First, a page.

Externally the styling of the Maritimo M59 looks very much the same as other versions in the Maritimo M Series range, but there are some unique differences that set it apart.
Maritimo has been building boats now for quite a few years and has never been a company that sits back and waits for the market to react. Under the tutelage of Australian marine industry guru, Bill Barry-Cotter, Maritimo has been at the forefront of new and innovative designs, both in flybridge and sport sedan models. They have never been afraid of doing something different, yet at the same time have stayed reasonable mainstream in their designs.
The new M59 continues to grow the M Series for Maritimo and with international sales, before the first boat was completed, it is destined to be another winner for the company. It is a boat designed to appeal to a variety of owners, from those that have a serious fishing interest to others that see the M59 as the perfect family and social cruiser.
The M59, the very latest release from this leading Australian boat builder, derives a lot of its features from areas that have proven popular in other models. For example, the M59 can incorporate a lift-up boot with Euro transom or fish boat transom, the same as the M51, M54 and M64.
The main difference is with the Fishing transom the boot lid is replaced with a fully moulded one-piece transom. There’s also a dedicated central bait station with all the necessary bait and tackle prep areas, complete with live bait tank and tuna tubes. There are plenty of storage areas under the coamings for your tackle, fenders and ropes. While the Euro transom has stainless tube gates, the fishing version has solid grp doors to eliminate any water rushing into the cockpit when backing down on a fish.
The Euro transom has stern seating with a teak table on S/S pedestal, with the optional tender storage below and full access to the lazarette area. The transom includes a plate freezer, provision for optional BBQ, sink and cockpit shower. While the Fish transom is popular in Australia and New Zealand, it’s the Euro transom that is favoured by European and US buyers.
Maritimo offers an optional rise/fall transom lift or you can opt for a Freedom lift for external dinghy storage.
Launched at the recent Miami Boat Show in February and with its first Australian release at SCIBS, the Maritimo M59 (17.98m) fills in the gap between the M62 (19.16m) and the M54 (16.50m). It now brings the Maritimo M Series lineup to six boats, from the M51 (16.19m) through to the M70 (21.51m).
While all boats share a common DNA and styling, they are very much individual inside, with layouts that reflect the different sizes. For example, while the popular M62 has two bathrooms and a day head, the M59 has just the two bathrooms, but due to the extra beam of the M59 (5.46m) compared to 5.29m for the M62, there is more accommodation space available. For example, while the M62 has upper and lower bunks in the third cabin, the M59 has slide-together singles. However, apart from the extra day head of the M62, the layout is very similar.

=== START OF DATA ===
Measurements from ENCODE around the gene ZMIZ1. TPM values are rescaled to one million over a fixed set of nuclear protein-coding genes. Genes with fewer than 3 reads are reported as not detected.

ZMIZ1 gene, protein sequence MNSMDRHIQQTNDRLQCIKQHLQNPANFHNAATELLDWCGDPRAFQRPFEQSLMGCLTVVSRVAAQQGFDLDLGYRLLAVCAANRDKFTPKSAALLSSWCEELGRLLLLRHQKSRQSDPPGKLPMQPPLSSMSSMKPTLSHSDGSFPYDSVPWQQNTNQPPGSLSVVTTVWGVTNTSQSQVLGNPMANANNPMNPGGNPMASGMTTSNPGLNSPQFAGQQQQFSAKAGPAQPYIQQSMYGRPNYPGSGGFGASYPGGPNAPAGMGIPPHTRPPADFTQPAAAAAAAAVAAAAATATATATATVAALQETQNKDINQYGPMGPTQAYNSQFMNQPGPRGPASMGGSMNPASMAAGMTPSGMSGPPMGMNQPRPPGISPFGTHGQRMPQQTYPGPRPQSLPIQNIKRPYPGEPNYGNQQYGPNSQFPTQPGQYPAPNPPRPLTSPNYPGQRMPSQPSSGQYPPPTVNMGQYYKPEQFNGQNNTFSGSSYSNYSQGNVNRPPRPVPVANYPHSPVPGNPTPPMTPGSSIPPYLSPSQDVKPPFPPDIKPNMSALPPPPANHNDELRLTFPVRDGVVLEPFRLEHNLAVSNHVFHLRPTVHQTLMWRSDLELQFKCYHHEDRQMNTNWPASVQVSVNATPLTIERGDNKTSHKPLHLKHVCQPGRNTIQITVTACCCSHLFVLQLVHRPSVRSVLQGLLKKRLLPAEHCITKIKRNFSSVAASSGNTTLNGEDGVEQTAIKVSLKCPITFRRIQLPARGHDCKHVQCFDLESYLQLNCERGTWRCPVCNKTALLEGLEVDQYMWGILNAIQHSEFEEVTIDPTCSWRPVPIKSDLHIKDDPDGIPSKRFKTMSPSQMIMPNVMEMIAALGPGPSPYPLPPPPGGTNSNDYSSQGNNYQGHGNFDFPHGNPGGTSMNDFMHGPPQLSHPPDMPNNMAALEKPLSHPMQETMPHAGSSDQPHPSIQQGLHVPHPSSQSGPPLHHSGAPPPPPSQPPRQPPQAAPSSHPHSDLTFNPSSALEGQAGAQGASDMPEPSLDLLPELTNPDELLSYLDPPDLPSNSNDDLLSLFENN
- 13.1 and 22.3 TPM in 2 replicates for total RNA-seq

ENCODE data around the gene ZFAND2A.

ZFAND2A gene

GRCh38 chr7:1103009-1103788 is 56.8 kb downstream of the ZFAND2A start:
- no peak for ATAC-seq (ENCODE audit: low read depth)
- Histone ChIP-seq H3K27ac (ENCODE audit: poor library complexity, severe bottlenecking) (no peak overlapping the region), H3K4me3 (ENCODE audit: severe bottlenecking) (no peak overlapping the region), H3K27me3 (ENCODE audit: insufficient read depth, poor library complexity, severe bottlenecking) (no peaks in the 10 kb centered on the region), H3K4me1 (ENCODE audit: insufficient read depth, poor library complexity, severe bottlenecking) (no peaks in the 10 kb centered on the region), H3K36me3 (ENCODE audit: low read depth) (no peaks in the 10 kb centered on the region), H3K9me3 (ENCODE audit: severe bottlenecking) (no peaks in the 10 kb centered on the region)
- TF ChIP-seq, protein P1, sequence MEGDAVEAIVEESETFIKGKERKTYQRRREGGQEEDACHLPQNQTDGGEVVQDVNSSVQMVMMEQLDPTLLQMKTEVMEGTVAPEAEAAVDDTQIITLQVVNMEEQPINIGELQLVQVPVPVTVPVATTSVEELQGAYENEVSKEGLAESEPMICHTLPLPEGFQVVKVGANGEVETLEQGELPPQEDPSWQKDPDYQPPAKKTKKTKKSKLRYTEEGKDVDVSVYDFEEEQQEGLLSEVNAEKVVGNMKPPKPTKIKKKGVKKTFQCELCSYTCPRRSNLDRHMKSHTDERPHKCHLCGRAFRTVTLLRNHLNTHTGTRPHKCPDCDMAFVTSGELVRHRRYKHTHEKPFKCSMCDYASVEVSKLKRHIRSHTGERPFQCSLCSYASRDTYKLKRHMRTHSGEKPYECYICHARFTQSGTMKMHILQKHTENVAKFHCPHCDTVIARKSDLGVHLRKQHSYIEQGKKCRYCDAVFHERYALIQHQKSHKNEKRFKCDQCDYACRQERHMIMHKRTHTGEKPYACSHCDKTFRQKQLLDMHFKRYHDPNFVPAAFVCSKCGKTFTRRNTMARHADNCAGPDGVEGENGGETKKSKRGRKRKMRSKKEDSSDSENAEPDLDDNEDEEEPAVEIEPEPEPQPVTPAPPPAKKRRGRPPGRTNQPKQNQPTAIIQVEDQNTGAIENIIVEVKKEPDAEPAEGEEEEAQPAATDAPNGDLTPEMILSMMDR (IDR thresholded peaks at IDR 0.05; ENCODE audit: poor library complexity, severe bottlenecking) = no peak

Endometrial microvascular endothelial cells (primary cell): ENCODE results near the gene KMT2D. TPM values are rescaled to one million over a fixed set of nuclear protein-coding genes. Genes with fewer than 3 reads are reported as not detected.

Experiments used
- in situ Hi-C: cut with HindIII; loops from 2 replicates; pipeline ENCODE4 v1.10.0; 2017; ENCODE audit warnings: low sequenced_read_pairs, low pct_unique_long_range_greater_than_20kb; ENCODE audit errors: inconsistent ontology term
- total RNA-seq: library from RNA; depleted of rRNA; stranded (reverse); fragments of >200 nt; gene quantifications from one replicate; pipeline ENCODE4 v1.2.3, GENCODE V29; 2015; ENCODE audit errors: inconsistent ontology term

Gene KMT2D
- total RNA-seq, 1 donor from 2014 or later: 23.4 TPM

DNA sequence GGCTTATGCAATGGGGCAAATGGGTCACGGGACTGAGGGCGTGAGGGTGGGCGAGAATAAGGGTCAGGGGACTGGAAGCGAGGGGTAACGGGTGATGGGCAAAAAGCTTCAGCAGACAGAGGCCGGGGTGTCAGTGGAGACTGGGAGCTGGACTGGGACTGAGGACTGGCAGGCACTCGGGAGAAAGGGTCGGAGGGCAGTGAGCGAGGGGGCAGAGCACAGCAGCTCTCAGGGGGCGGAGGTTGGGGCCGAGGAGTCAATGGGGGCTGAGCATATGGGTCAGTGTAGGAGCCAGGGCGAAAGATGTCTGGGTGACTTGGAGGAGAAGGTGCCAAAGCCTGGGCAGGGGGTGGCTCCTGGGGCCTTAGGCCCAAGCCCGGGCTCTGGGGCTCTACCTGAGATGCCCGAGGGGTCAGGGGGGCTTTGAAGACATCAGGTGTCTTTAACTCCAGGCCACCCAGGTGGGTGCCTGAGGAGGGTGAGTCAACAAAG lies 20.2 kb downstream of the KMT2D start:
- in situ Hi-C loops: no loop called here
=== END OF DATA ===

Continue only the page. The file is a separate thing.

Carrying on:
“The additional beam has allowed us to reconfigure the boat completely and we have gained not only in the lower accommodation area but also throughout the saloon, cockpit and flybridge”, says Maritimo Marketing & Sales Manager, Greg Haines.
It’s a big little boat that intelligently answers the issues of utilising available space to the maximum benefits.
The three-cabin layout features a full beam master aft and forward VIP, both with queen size berths and ensuites. As mentioned due to the extra space available there is also a starboard side guest cabin with twin berths that slide together to form another double.
Both the master stateroom and forward VIP cabins have massive storage drawers, cupboards and hanging lockers, plus full height mirrors, individual air conditioning and portholes providing plenty of natural light. Overhead hatches come with flyscreens and sunshades. Noticeable is the head height and space now available in the cabins.
The master stateroom has an extra large bathroom, with a mezzanine area complete with a makeup desk and room to change, while the ensuite opposite is shared by the VIP and guest cabins, as well as doing double duty as the day head.
Being a semi-custom layout, you have the ability to personalise the accommodation area. For example, the sofa in the master stateroom can be replaced with a vanity unit or even a sideboard. It’s all up to the owner to decide. Maritimo has already had requests for an exercise bike, piano and even a treadmill to be built into the M59. “We’ll consider most reasonable requests and if we can make it work in the space, we are happy to accommodate the owner”, says Greg.